by J Scott Christianson, Columbia Daily Tribune Columnist

I wish someone had told me that there was no such office as Boone County dogcatcher before I wrote last week’s column. I mean, what am I going to do with 5,000 “Christianson for Dogcatcher” signs? Yes, I know you can turn them inside out and make garage sale signs out of them, but you can only have so many garage sales in your life!

All kidding aside, when you step back and look at the state of campaign financing, it seems like something that could only have been designed by a comedian.

And the current state of campaign financing would be funny – if it weren’t so sad. This summer our own Missouri Ethics Commission could have replaced “jumbo shrimp” as an example of an oxymoron on Wikipedia after it held a secret meeting – in direct violation of the open records law – to determine how to deal with the Missouri Supreme Court’s reinstatement of campaign contribution limits.

After being sued by the Missouri Republican Party for their breach of ethics and the law, commission members had a “do over” meeting to discuss the issue again. But this time, they couldn’t come to a decision so they decided to take time to develop a “natural” process to figure out how to make a decision. I am not making this up.

The ethics commission was not sufficiently acquainted with the issues of campaign financing to be able to make an informed decision on the matter even when considering it for a second time. Instead, as commission Executive Director Robert Connor put it, “They said, ‘We’re going to go down and come up with a natural process that works correctly in their mind.”

Good luck with that.

So candidates who raised money during the time of unlimited contributions have been left in financial limbo. Some have returned over-limit contributions; others have not. Those who have returned money are at least having a great time attacking those who haven’t. It helps them pass the time until the election 13 months from now.

Meanwhile, Rex Sinquefield, one of the state’s biggest campaign contributors, decided he had had enough with laundering his contributions through local political committees to get around the maximum legal contribution limit of $2,550 to a statewide candidate by an individual per election cycle. So Sinquefield established more than 100 political action committees, or PACs, enabling him to quickly funnel large sums of money to candidates and campaigns.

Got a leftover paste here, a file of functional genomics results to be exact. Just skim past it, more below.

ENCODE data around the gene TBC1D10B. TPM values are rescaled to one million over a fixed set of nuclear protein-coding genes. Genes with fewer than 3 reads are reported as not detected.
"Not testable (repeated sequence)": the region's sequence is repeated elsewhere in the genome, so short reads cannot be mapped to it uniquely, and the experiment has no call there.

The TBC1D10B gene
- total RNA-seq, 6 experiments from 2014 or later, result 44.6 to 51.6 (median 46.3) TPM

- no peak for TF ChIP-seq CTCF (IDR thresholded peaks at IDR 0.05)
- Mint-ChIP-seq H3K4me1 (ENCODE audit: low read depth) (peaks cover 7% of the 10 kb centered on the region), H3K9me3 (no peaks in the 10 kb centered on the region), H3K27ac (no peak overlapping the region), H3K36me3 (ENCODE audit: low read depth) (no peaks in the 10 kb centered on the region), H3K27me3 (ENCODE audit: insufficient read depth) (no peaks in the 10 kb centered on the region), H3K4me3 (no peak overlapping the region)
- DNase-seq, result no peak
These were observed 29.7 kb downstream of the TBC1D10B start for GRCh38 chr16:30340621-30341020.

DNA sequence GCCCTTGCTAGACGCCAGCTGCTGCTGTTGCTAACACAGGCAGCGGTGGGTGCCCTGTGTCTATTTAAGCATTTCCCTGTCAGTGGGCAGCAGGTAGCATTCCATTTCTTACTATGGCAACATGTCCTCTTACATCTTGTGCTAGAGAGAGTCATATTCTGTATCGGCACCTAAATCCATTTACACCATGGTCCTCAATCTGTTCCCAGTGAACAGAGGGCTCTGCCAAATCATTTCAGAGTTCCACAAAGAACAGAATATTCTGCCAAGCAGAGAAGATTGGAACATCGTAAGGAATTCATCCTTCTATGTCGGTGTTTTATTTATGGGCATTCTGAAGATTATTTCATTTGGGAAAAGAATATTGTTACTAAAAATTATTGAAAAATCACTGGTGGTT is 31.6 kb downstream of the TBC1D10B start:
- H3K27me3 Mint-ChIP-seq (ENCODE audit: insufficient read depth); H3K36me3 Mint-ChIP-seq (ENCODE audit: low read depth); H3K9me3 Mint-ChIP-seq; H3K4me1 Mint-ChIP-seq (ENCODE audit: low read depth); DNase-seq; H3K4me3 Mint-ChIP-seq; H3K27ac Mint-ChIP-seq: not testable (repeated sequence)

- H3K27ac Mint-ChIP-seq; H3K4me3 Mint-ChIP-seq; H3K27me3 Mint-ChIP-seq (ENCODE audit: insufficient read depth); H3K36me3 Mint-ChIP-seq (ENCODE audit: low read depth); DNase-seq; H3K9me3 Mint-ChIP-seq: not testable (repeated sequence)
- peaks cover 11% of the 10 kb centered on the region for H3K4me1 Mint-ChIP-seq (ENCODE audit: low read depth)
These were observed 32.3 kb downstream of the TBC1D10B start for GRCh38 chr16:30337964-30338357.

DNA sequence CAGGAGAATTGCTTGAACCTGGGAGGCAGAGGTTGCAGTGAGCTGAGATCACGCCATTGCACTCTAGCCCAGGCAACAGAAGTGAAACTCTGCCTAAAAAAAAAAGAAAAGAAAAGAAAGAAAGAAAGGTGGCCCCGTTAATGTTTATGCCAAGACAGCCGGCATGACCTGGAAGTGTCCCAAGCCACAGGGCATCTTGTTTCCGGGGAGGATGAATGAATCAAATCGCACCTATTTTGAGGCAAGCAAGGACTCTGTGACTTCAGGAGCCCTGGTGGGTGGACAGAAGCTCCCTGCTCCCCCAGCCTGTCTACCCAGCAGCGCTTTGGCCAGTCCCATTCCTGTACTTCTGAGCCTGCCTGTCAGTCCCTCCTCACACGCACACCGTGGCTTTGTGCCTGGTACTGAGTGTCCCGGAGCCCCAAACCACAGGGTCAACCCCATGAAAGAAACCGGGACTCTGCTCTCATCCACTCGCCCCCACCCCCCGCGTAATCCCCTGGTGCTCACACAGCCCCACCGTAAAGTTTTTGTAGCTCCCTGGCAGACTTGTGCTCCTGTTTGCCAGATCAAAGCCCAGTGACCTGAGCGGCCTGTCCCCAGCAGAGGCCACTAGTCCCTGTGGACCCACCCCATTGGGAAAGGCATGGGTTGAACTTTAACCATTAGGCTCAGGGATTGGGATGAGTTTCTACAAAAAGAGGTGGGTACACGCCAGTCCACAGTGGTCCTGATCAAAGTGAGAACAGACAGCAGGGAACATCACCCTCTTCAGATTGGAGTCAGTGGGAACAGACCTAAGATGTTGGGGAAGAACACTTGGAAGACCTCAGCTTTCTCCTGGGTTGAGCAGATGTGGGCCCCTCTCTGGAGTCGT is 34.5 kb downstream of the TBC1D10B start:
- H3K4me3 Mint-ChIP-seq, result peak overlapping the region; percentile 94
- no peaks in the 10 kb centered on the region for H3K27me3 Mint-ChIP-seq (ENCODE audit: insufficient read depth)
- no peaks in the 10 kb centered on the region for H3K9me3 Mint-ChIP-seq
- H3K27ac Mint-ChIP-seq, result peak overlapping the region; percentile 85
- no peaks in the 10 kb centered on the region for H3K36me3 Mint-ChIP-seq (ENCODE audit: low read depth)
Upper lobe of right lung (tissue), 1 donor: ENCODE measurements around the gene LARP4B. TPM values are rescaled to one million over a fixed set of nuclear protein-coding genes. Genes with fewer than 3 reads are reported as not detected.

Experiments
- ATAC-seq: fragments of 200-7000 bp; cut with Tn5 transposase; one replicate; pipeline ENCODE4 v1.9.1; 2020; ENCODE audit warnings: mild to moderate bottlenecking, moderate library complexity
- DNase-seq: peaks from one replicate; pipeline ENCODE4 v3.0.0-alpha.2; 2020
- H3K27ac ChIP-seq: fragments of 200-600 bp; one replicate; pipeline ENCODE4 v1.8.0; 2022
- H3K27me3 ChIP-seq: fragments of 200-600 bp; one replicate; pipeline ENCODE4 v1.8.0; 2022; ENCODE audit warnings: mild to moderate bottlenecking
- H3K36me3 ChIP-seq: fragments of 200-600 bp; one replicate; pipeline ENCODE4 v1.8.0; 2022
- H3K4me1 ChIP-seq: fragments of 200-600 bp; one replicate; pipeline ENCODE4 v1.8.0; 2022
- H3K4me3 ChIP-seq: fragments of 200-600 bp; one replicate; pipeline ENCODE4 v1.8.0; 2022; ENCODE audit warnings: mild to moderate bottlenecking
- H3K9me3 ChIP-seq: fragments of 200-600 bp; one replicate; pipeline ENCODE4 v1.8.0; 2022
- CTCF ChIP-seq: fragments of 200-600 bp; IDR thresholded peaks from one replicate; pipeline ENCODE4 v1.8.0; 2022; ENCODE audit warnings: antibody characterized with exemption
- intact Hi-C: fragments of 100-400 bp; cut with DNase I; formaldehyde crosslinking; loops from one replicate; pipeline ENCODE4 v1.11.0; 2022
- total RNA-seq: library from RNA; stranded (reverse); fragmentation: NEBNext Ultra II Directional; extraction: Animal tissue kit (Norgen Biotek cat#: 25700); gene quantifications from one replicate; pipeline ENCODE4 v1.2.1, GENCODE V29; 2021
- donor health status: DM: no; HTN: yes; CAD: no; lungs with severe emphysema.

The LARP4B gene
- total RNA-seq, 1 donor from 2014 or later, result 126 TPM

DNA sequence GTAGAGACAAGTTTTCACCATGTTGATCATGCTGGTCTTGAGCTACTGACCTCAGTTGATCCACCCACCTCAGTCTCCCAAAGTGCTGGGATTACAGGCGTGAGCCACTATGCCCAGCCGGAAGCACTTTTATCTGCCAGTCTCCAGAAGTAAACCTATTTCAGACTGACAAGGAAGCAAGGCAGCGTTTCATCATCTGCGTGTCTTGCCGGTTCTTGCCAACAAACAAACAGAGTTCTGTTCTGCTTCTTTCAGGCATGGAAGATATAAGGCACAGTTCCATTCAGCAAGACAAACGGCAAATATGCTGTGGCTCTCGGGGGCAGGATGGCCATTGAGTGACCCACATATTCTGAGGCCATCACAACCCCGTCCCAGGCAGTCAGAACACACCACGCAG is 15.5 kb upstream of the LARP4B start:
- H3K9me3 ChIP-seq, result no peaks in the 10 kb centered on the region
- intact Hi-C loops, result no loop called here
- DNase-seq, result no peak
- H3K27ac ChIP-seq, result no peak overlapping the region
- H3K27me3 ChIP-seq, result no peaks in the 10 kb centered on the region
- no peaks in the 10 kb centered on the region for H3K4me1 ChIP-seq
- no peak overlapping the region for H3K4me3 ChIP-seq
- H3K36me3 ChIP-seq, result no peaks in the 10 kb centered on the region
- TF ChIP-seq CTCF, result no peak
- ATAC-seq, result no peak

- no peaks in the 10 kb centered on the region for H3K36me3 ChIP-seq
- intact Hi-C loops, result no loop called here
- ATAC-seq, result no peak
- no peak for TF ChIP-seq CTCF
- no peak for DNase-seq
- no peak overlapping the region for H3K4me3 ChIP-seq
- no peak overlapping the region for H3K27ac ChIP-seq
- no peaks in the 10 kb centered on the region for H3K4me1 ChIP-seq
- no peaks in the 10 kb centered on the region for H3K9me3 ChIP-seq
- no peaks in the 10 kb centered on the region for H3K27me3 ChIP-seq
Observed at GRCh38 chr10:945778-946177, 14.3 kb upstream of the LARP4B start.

Of course, each PAC has its own Orwellian-sounding name such as “Missourians For Economic Growth” or “Missourians Supporting Teaching Excellence.” Cleverly, one of Sinquefield’s PACs – Missourians Needing Educational Alternatives, or MNEA – is designed to have the same acronym as the Missouri National Education Association.

Theoretically, with 100 PACs to run the money through, Rex could provide $65,000 to a House candidate, $130,000 to a Senate candidate and $255,000 to a candidate for statewide office. During the last quarter, he funneled several hundred thousand dollars through these PACs, including nearly $100,000 to Republican-turned-Democrat Chris Koster.

I know what you’re thinking: Gosh, that seems awfully limiting. What if I wanted to give $1 million to a candidate for governor even though the limit for an individual is $2,550 per election cycle? Well, don’t fret: All you do is create more PACs. In this example you’d need a total of 400 PACs.

To create a PAC, you’ll need a checking account and a pen to fill out the paperwork. If you create several hundred PACs, you might want to get a spreadsheet program to keep track of it all. It’s all legal and OK with the jumbo shrimp down at the Missouri Ethics Commission.

At the national level, every viable presidential candidate has abandoned the underfunded presidential public financing system, turning mostly to large private donors to fund their campaigns. Nearly 30 percent of the money flooding into the presidential races comes from “bundlers,” people who gather donations from friends and colleagues on behalf of a candidate.

Unfortunately, bundlers are often tempted to give their own money on behalf of a friend or do other mischief in raising money for their candidate. Last week, the Wall Street Journal declared “bundling has become the chief source of abuse in the American campaign-finance system.”

Well, I disagree. The chief source of all these problems is that the public really doesn’t care how campaigns are financed. Most people would rather adopt a “don’t ask, don’t tell” policy about campaign funding. What people really care about are the things that most affect their lives: the quality of the roads they travel on, the quality of the schools their children attend, the wages they bring home, bills they have to pay and the laws they have to obey. And we care about the wars we wage and the promise of peace.

Unfortunately, the system through which candidates are elected – taking bundles of money from individuals and groups with vested interests – ends up having a big impact on how the issues we care about are actually handled by our elected officials.

What we need in this election cycle is an “always ask, always tell” policy when it come to campaign finance. Every time a candidate knocks on your door, gives a speech or walks in a parade, ask them point blank they how they will reform this system if you vote for them, and don’t let go until they tell you.

Because – whether you’re voting for a candidate for president or dogcatcher – the way a candidate’s campaign is funded can determine a lot of issues for you and your family.